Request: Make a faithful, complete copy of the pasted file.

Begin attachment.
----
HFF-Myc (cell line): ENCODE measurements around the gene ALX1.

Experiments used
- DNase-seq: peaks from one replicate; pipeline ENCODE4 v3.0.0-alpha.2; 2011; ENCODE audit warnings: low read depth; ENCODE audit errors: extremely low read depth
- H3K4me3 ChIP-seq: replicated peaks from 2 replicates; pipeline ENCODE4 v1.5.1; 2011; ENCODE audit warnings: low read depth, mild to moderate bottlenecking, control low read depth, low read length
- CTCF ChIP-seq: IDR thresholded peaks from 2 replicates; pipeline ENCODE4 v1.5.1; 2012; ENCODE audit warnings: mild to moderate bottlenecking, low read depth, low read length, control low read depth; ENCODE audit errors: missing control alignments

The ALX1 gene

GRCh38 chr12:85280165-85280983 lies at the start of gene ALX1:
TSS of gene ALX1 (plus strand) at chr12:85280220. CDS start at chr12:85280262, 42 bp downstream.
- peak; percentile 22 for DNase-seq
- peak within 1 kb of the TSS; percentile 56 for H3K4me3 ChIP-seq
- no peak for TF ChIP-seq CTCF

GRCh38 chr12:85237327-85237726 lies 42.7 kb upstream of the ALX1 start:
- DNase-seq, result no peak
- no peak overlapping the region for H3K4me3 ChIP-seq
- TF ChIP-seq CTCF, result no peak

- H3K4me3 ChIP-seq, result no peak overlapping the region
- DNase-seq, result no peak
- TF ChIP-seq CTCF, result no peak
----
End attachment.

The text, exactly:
HFF-Myc (cell line): ENCODE measurements around the gene ALX1.

Experiments used
- DNase-seq: peaks from one replicate; pipeline ENCODE4 v3.0.0-alpha.2; 2011; ENCODE audit warnings: low read depth; ENCODE audit errors: extremely low read depth
- H3K4me3 ChIP-seq: replicated peaks from 2 replicates; pipeline ENCODE4 v1.5.1; 2011; ENCODE audit warnings: low read depth, mild to moderate bottlenecking, control low read depth, low read length
- CTCF ChIP-seq: IDR thresholded peaks from 2 replicates; pipeline ENCODE4 v1.5.1; 2012; ENCODE audit warnings: mild to moderate bottlenecking, low read depth, low read length, control low read depth; ENCODE audit errors: missing control alignments

The ALX1 gene

GRCh38 chr12:85280165-85280983 lies at the start of gene ALX1:
TSS of gene ALX1 (plus strand) at chr12:85280220. CDS start at chr12:85280262, 42 bp downstream.
- peak; percentile 22 for DNase-seq
- peak within 1 kb of the TSS; percentile 56 for H3K4me3 ChIP-seq
- no peak for TF ChIP-seq CTCF

GRCh38 chr12:85237327-85237726 lies 42.7 kb upstream of the ALX1 start:
- DNase-seq, result no peak
- no peak overlapping the region for H3K4me3 ChIP-seq
- TF ChIP-seq CTCF, result no peak

- H3K4me3 ChIP-seq, result no peak overlapping the region
- DNase-seq, result no peak
- TF ChIP-seq CTCF, result no peak